One of his 187 companions in martyrdom, most of whom were laymen, was Michael Kusurya, called the “good Samaritan of Nagasaki.” He climbed the “hill of the martyrs,” a little outside the city, singing psalms. He died, like many, tied to the stake and burned at a slow fire.

Another of the soon-to-be blesseds was Nicholas Keian Fukunaga. He died after being thrown into a muddy well, where he prayed in a loud voice until the very end, asking forgiveness “for not having brought Christ to all the Japanese, beginning with the shogun.”

Other martyrs were killed by being nailed to crosses or cut to pieces, with unheard-of cruelties that did not spare women or children. Apart from the killings, the Catholic community was decimated by the apostasies of those who renounced their faith out of fear. And yet, it was not wiped out. Part of it went into hiding and kept the faith until the arrival, two centuries later, of a more liberal regime.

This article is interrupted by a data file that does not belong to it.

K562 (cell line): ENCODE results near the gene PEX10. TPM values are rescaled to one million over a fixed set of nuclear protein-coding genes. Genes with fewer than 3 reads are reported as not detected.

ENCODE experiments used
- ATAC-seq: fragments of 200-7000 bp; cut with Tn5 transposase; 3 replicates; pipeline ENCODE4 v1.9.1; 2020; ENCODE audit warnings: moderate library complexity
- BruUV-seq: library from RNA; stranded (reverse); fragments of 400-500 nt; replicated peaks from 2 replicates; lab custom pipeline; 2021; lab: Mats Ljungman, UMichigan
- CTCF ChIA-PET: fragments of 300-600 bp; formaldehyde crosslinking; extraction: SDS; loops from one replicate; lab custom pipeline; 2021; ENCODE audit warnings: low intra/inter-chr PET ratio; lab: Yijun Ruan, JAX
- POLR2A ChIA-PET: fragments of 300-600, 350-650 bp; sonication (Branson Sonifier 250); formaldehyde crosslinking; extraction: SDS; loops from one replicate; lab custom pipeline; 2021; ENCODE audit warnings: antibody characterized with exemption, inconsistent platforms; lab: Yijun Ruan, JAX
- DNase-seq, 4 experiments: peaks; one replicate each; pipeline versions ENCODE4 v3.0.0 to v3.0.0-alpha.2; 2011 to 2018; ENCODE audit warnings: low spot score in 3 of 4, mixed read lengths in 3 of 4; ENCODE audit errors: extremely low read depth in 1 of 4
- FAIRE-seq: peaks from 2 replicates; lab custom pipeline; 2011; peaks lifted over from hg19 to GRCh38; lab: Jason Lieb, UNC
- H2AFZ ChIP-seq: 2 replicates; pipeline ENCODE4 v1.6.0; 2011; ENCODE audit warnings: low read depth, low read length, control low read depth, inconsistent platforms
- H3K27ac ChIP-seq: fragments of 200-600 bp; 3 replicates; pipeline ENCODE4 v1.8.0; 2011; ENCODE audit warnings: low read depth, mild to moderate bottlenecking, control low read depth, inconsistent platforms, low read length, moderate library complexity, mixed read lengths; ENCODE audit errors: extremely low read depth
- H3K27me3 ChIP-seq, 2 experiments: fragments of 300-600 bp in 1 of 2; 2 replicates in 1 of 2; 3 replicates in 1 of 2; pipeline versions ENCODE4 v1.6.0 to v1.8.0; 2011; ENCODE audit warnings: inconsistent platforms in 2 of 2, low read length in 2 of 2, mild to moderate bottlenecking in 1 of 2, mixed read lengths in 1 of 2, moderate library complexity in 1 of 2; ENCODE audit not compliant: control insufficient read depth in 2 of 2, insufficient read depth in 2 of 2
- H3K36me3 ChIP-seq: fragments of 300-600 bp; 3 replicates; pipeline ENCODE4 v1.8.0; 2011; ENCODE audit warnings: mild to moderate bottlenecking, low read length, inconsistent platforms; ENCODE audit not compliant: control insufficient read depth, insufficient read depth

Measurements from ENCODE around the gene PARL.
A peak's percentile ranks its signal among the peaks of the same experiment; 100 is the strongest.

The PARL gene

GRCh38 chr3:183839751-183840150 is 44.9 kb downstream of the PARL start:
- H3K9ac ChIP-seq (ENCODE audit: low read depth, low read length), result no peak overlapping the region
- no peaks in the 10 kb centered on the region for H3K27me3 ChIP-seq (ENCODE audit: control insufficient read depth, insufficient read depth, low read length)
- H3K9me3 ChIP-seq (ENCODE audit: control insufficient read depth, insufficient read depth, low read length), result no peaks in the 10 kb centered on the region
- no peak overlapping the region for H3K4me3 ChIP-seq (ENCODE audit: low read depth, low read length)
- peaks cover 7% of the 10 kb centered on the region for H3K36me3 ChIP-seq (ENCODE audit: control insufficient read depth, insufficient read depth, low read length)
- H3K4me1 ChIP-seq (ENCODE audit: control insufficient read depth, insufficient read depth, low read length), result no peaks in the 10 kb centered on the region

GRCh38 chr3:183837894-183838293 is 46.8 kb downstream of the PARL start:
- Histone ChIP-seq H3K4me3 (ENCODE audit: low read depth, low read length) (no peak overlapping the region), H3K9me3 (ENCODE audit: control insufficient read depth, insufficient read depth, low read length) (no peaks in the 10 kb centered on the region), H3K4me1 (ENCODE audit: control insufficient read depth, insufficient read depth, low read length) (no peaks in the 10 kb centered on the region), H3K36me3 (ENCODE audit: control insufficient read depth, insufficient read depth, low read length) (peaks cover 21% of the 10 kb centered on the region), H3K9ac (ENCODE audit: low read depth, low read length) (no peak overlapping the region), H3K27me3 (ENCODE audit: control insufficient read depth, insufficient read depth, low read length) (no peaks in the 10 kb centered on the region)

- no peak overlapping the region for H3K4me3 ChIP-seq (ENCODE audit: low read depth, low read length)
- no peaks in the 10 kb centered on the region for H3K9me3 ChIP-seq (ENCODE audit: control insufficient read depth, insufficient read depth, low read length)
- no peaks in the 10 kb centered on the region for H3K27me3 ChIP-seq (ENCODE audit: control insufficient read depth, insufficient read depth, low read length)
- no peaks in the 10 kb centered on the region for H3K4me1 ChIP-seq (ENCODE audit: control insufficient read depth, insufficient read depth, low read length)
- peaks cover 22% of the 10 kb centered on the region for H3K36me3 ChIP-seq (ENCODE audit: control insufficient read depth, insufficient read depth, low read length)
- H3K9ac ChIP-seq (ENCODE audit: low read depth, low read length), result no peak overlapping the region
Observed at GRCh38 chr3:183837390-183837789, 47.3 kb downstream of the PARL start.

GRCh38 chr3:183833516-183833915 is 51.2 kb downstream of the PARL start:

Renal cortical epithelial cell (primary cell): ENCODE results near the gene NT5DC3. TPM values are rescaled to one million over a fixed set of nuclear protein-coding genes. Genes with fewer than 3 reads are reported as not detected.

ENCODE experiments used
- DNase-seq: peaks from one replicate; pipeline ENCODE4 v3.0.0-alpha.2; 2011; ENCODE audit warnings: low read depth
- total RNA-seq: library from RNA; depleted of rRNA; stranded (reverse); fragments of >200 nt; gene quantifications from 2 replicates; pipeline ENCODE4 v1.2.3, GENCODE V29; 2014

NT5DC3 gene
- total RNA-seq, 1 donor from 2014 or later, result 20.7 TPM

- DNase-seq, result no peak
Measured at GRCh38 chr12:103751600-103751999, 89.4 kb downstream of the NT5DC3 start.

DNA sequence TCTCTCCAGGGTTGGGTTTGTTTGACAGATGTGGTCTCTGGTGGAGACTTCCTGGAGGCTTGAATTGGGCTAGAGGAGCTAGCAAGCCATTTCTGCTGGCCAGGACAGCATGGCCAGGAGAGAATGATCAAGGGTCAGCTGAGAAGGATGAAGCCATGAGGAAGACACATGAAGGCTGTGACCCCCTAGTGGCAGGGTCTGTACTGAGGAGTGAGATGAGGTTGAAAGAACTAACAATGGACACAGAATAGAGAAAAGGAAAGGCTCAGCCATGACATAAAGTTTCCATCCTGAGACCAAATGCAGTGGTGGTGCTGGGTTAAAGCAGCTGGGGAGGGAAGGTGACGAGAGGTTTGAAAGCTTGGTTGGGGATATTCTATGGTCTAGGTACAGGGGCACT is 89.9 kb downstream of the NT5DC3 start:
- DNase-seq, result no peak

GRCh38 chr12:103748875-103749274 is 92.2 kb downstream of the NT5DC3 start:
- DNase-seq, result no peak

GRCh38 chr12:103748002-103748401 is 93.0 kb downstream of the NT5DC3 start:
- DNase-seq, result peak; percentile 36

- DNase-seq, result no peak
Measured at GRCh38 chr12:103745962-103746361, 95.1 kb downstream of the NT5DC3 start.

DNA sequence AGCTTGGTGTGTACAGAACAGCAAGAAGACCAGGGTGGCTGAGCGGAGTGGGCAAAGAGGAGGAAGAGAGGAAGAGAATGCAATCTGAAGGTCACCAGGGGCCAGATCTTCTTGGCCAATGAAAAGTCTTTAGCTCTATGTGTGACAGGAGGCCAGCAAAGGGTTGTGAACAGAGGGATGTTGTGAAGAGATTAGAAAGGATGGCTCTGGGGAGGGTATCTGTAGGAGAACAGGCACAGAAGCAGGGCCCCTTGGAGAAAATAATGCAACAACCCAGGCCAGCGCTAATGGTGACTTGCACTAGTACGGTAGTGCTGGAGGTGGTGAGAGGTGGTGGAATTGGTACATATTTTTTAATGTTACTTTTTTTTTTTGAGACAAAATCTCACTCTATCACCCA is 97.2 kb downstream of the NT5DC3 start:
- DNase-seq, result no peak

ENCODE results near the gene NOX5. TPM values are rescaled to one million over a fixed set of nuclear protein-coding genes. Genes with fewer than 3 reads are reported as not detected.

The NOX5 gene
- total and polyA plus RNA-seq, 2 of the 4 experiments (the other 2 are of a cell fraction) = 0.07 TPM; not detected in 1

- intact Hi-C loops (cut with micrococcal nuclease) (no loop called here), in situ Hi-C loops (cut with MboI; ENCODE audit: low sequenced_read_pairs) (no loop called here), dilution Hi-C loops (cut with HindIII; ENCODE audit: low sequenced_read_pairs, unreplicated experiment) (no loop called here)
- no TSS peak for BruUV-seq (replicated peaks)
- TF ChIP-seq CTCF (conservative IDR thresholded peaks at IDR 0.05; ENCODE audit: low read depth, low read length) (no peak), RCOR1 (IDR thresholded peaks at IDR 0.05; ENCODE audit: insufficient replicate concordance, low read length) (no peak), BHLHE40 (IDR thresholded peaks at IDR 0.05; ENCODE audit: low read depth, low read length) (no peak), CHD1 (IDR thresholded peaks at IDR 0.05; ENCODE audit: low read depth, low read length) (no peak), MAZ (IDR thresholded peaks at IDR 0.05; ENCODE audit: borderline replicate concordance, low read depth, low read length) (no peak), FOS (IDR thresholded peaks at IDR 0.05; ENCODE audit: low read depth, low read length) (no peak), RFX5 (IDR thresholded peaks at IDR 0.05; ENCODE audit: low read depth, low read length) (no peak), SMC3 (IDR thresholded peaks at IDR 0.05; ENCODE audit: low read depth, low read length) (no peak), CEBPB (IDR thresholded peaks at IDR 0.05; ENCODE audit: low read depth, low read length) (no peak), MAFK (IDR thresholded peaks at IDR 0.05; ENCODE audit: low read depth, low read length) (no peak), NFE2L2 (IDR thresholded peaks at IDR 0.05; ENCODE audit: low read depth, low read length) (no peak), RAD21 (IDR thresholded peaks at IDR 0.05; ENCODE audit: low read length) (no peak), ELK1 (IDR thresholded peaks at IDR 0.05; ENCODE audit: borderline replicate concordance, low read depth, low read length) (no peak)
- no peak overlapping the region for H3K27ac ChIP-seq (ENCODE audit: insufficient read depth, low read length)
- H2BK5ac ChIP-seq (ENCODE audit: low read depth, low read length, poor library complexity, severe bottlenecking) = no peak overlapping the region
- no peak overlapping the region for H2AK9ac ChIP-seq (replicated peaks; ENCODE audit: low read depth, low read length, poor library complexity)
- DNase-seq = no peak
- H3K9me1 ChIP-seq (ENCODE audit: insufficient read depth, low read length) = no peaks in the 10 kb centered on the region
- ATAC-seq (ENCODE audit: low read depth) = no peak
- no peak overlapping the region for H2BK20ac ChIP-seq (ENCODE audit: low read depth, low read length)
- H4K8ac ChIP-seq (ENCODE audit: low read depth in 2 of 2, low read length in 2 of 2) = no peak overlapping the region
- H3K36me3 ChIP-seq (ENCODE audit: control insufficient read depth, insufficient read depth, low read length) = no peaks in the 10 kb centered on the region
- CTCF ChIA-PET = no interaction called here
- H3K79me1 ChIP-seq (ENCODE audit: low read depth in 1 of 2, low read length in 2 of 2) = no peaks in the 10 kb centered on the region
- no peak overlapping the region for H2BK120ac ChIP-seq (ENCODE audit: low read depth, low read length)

Last September, the diocese of Takamatsu dedicated a symposium to yet another of the 188 martyrs who will be beatified in 2008, the Jesuit Diego Ryosetsu Yuki, the descendent of a family of shoguns.

One of the speakers, professor Shinzo Kawamura from the Jesuits’ Sophia University in Tokyo, showed that the undaunted strength with which so many Catholics at that time resisted torture and faced martyrdom came, in part, from the communitarian spirit with which they supported each other in the faith. They had modeled themselves to some extent on the Buddhist communities of Jodo Shinshu, of the Pure Land school. “The kumi, the communities of the kirisitan, were the terrain on which the 188 martyrs blossomed. The Church in Japan at that time was a true Church of the people.”

____________
On the new book by cardinal Giacomo Biffi, from which the citation that opens this article was taken:

> Before the Last Conclave: “What I Told the Future Pope” (26.10.2007)

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The online newspaper, in English, of the Japanese bishops’ conference, with continually updated news on the beatification of the 188 martyrs:

> Japan Catholic News

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English translation by Matthew Sherry, Saint Louis, Missouri, U.S.A.